Mortgage Broker Sentenced to More Than 6 Years in Fraud Case

By Staff Reports | Posted in: Crime and Police News

A West Mifflin man has been sentenced to more than six years in federal prison for his role in what prosecutors have described as one of the largest mortgage fraud schemes in Western Pennsylvania.

James Nassida IV, 50, was sentenced by Senior U.S. District Judge Donetta Ambrose in federal court in Pittsburgh, said Scott W. Brady, U.S. Attorney, in a prepared statement.

Between 2002 and 2009, Nassida was president of Century III Home Equity in Baldwin. Prosecutors described it as one of the largest mortgage brokerages in the Pittsburgh area, and said it arranged "hundreds of millions of dollars" of home loans with more than a dozen banks.

But prosecutors accused the brokerage --- which advertised that it had "a loan for everyone," including people with "slow or no credit" --- of committing fraud to obtain many of those mortgages.

The case was a "breeding ground for many of the other investigations led by the Western Pennsylvania Mortgage Fraud Task Force," said Robert Johnson, FBI special agent in charge, in a prepared statement.

Since the formation of the task force, more than 100 people have been charged in connection with more than $500 million in fraudulent loans, he said.

The worldwide economic collapse in 2007 and 2008 --- the so-called "great recession" --- was blamed at least in part on fraudulent mortgages being bought and sold on Wall Street. Johnson said the FBI takes mortgage fraud seriously because the housing market is so important to the economy.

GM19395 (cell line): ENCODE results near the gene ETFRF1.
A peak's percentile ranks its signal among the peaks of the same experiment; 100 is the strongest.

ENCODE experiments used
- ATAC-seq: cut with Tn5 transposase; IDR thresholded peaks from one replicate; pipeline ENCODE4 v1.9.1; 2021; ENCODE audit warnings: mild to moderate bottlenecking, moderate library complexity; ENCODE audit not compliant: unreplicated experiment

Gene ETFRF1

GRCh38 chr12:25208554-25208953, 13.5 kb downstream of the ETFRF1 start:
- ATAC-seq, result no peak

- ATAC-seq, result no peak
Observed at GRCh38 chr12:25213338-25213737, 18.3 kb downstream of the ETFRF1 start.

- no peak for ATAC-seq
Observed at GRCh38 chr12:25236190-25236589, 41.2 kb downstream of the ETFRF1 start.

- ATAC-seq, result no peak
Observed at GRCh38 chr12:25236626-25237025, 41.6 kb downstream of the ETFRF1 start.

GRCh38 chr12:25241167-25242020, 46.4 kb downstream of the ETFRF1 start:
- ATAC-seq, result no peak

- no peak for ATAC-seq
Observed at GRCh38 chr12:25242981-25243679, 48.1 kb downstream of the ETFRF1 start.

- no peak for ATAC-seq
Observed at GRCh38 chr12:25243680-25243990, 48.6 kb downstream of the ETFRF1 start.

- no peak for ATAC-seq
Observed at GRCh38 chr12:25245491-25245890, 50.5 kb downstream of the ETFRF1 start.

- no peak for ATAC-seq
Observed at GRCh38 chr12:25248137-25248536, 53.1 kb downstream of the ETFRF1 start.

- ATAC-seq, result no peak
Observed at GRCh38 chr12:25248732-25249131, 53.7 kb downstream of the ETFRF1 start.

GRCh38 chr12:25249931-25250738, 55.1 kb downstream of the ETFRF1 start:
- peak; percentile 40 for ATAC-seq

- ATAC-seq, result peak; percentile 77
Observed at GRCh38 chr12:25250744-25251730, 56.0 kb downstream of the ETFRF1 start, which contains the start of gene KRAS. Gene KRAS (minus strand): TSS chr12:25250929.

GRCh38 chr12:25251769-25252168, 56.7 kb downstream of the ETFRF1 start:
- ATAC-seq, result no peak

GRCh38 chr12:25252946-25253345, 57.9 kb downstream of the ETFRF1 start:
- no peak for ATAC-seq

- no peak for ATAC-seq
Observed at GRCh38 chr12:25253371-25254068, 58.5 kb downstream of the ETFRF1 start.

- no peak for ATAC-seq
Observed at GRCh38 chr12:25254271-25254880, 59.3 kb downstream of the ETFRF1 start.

The Century III Home Equity case was "significant" because of its size and scope, he said.

"At the time of this case, James Nassida was living a fancy lifestyle, in a million dollar home, taking money from victims who put their trust in him," Johnson said.

Federal prosecutors charged that Nassida directed his employees to:

  • Inflate the true value of properties being mortgaged;
  • Falsify the amount of money that borrowers were paying on real estate they purchased;
  • Conceal the fact that borrowers had secondary financing on properties they were purchasing; and
  • Backdate documents to reflect that settlements had occurred at earlier dates.

Prosecutors also accused Nassida of taking kickbacks from mortgage settlement companies.

Nassida also was accused of submitting fraudulent documents in connection with his own purchase of a $300,000 vacation home near the Seven Springs resort.

Nassida pleaded guilty to the fraud in August 2017. He and his sister, Janna Nassida, who also worked for Century III Home Equity, were originally convicted in connection with this investigation in 2016.

They were granted a new trial after Ambrose concluded that one of their attorneys fell asleep numerous times during the trial.

Nassida's sister committed suicide in November 2016 before the second trial could begin.

Assistant U.S. Attorneys Brendan T. Conway and Cindy Chung prosecuted the case on behalf of the government.

Originally published January 10, 2018.

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